I suppose there are worse ways to spend your 50th birthday than waiting for ski patrol to locate you on a barren mountaintop at 11,000 feet above sea level. It isn’t the first time I veered off path, neglected to read the map, took a leap of faith. But this time, the results of my inability to plan ahead could have dire consequences.
The Colorado sun is quickly melting snow around me. I jab my poles in just below my feet to break what would surely be a hard fall down a steep slope. Precariously pitched in uncharted ski territory, I dig in my pocket for my cell phone and dial 911. The operator patches me into Keystone Ski Patrol.
“I’m stuck below Gondola 13. Can you send someone to get me?”
"Don't worry. We’ll have someone there any minute,” the dispatcher assures me.
I zip the phone back into my pocket and hope my rescuer won't ask me how I got here. I'd have to tell him the embarrassing truth.
After veering off “Mouse Trap,” a treacherous, way-beyond-my-skills black diamond run, I thought I could ski down the mountain by following underneath the gondola path — at least there'd be civilization above me (funny how snow distorts one's perception). About a quarter of the way down my pure powder path, I came upon an unexpected vista. I'm now at the ledge of a steep valley, a forest below me that divides the gondola's path to the bottom of the mountain. As far as I can see, there is no way down, and there is certainly no way back up.
I sit down, unsnap my skis, and dig in.
# # #
My roommate Alicia found the big green binder in Career Services and dropped it with a thud on the table in front of us.
"Here it is, The 1980 Job Resource Guide," she said.
"I guess we should be happy that it's huge."
We sat under fluorescent lights and paged through the multiple job listings.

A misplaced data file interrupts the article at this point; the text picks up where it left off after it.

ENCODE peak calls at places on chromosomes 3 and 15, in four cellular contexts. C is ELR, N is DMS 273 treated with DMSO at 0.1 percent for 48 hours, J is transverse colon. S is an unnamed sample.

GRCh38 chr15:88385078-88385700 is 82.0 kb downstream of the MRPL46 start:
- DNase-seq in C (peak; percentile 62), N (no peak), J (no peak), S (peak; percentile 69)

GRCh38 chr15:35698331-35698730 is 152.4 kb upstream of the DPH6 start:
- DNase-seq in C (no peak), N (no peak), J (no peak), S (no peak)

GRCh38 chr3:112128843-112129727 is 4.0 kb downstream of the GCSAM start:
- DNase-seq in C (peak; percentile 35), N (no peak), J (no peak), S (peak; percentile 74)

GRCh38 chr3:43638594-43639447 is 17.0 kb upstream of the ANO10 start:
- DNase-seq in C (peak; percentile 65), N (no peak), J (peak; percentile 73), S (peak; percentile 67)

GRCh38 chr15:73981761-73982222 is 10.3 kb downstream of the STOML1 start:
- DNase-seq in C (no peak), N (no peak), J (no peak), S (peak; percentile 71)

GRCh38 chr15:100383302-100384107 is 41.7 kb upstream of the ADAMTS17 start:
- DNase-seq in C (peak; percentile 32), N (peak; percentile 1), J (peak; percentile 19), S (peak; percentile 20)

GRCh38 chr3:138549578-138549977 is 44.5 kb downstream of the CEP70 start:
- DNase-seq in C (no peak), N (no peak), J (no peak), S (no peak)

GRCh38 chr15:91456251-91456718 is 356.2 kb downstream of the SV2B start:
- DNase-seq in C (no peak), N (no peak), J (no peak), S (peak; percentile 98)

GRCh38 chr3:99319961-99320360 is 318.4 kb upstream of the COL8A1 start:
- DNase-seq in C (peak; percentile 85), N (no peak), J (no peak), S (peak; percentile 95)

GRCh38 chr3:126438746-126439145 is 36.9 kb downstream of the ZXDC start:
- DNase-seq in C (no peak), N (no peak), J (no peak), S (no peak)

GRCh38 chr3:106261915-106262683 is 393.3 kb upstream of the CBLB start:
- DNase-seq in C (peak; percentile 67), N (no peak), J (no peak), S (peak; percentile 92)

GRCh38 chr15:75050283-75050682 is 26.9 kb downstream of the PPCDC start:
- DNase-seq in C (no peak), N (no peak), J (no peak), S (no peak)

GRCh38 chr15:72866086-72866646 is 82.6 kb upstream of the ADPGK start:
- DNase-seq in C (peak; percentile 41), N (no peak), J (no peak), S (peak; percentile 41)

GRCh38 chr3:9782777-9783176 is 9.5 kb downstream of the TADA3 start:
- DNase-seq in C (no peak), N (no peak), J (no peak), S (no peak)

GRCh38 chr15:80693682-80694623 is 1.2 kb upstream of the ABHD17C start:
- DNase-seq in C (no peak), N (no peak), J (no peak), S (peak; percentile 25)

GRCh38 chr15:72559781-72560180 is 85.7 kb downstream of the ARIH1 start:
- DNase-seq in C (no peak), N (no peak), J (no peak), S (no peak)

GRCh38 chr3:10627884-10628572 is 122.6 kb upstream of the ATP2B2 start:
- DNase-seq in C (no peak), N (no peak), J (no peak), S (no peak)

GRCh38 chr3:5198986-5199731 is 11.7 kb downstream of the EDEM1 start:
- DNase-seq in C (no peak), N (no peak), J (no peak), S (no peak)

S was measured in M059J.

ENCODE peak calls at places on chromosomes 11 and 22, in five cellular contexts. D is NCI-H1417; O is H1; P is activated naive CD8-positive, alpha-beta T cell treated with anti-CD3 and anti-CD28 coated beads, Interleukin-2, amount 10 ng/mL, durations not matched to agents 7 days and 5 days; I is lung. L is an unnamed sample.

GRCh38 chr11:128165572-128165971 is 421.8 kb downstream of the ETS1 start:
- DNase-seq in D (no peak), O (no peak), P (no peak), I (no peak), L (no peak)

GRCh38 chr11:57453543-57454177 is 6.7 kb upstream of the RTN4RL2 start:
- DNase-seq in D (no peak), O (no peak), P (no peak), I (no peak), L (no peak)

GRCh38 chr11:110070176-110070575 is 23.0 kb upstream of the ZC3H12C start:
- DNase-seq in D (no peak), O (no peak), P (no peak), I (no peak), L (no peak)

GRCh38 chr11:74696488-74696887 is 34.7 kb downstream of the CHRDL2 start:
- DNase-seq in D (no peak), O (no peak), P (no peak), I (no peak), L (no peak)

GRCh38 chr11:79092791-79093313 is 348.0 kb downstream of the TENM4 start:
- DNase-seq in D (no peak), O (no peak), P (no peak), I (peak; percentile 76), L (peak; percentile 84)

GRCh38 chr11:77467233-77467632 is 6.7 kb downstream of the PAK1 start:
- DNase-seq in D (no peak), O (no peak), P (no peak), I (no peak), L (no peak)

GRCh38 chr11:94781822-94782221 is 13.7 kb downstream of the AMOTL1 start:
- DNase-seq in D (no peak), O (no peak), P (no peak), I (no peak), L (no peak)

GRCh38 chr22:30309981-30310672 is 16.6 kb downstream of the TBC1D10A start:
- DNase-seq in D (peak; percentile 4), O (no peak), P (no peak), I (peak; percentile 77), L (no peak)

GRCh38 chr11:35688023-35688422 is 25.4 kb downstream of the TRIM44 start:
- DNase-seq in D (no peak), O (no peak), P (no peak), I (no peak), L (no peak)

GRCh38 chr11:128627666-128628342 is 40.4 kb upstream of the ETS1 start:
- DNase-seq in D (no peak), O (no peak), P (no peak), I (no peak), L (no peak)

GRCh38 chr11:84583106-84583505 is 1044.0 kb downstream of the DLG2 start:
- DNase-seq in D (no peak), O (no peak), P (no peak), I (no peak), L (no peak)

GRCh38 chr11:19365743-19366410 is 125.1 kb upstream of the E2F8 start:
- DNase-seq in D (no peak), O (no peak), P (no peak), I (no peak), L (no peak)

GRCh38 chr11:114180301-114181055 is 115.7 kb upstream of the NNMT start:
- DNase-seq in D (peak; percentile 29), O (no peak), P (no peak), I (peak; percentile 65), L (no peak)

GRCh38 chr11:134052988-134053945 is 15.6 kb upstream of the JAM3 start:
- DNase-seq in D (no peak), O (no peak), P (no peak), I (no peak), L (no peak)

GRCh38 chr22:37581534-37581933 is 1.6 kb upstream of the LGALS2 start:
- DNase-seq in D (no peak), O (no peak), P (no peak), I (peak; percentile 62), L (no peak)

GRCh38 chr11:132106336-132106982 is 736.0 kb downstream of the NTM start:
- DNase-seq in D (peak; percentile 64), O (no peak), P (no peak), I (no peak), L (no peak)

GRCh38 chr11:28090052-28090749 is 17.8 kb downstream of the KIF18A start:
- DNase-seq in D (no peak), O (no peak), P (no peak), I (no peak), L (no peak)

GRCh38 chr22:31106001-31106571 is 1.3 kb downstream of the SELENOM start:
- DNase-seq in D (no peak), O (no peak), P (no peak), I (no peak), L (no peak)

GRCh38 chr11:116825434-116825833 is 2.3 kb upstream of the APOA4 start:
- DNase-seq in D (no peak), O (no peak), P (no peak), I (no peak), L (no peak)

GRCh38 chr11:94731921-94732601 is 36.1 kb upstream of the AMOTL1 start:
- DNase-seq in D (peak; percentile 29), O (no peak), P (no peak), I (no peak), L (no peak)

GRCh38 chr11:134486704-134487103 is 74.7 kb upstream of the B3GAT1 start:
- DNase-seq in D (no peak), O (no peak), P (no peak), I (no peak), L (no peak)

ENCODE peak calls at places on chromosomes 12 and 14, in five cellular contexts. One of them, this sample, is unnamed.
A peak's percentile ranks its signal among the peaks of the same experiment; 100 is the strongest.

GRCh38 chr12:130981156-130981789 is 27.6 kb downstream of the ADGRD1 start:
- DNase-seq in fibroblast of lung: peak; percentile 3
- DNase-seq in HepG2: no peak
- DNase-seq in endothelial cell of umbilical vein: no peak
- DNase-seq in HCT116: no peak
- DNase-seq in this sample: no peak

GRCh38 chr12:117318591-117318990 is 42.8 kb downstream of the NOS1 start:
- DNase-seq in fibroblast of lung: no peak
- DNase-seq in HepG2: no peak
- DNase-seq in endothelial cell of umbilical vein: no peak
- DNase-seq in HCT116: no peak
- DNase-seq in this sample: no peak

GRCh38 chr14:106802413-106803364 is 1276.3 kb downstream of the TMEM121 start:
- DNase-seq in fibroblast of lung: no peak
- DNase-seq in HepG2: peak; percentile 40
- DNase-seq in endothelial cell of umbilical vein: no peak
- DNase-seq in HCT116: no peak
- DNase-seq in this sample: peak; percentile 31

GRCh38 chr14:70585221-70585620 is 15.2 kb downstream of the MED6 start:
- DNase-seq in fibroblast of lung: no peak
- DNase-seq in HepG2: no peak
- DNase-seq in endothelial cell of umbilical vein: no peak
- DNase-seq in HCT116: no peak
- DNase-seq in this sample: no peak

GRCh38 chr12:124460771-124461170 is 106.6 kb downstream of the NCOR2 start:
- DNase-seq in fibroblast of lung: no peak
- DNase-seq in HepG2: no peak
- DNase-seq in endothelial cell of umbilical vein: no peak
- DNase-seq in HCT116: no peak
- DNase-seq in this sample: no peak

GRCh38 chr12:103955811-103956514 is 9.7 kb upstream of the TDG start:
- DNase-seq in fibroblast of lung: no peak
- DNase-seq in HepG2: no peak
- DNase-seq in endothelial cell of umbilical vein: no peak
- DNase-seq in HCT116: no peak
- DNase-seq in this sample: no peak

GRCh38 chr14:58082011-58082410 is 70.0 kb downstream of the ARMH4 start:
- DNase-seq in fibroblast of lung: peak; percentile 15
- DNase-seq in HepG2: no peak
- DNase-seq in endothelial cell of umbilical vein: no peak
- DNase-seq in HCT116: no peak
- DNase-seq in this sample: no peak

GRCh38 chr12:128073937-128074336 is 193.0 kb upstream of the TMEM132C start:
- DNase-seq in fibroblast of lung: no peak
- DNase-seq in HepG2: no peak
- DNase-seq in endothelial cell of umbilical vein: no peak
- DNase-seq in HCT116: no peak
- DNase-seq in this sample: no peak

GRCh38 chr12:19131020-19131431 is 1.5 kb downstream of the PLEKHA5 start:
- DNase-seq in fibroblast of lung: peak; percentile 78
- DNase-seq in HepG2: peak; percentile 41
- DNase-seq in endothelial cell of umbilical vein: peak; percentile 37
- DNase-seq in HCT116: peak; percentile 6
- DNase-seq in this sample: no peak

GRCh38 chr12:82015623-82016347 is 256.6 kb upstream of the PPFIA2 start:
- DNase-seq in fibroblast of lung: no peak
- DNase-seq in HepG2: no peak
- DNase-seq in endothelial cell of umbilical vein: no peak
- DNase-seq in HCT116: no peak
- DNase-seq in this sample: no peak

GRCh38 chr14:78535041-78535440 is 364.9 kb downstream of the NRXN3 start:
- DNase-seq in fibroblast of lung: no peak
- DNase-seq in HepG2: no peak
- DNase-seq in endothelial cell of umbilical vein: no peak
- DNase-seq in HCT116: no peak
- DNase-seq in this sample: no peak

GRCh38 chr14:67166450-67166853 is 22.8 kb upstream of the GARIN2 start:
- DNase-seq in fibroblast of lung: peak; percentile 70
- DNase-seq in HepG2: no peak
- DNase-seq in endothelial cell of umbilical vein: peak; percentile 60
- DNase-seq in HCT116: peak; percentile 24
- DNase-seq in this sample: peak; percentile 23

It was May of our senior year at Mundelein College in Chicago. Alicia was a psychology major with no plans to enter her chosen field, and I was a humanities major by default. Refusing to declare a major until the junior-year deadline, I simply kept signing up for classes that I thought would be interesting: Federico Fellini Film Study, Russian Literature, Music: In Search of Self. We were graduating in a month and up until now had made no attempts to secure a job after graduation.
Slouched over the desk, we paged through the book unenthusiastically until a small ad caught my eye.
Summer help needed. Keystone Resort — Rocky Mountains.
"Can you imagine?" I said, sitting up straight.
A sly smile appeared on Alicia’s face.
"There's plenty of time to work on those real jobs later, right?” she said. ”I mean, it's just for the summer."
For the next few days, we talked about Colorado in the cafeteria, in our apartment, in the neighborhood bar with friends. Another college friend, Evelyn, found the idea irresistible, too, and soon we had booked three tickets on Amtrak to Denver, leaving on Father's Day, one week after graduation.
# # #
I skied often as a child on family vacations, but as an adult, I lacked the money and time. My rusty style was apparent from day one on this vacation when I tumbled over my own ski pole disembarking from the lift. But my age-related clumsiness would not stop me from falling into a childhood habit of risk-taking on the slopes.
Now, as I sit under Gondola 13, I marvel at my sheer stupidity. Aren't you supposed to have a little more common sense at my age? I stick my gloves in my pocket and lift my hood up so I can rest my head in the melting snow. I don't dare stand up for fear I'll lose my balance and tumble forward into the deep abyss in front of me.
Two eagles soar by in a cloudless blue sky. I close my eyes and imagine the laughs my mishap will incur at my birthday party tonight. Alicia has booked a horse-drawn sleigh ride for our six boys and our husbands to a mountain cabin for a "cowboy dinner" and square dancing. It's not something I want to miss.
I sit up and look for signs of ski patrol.
# # #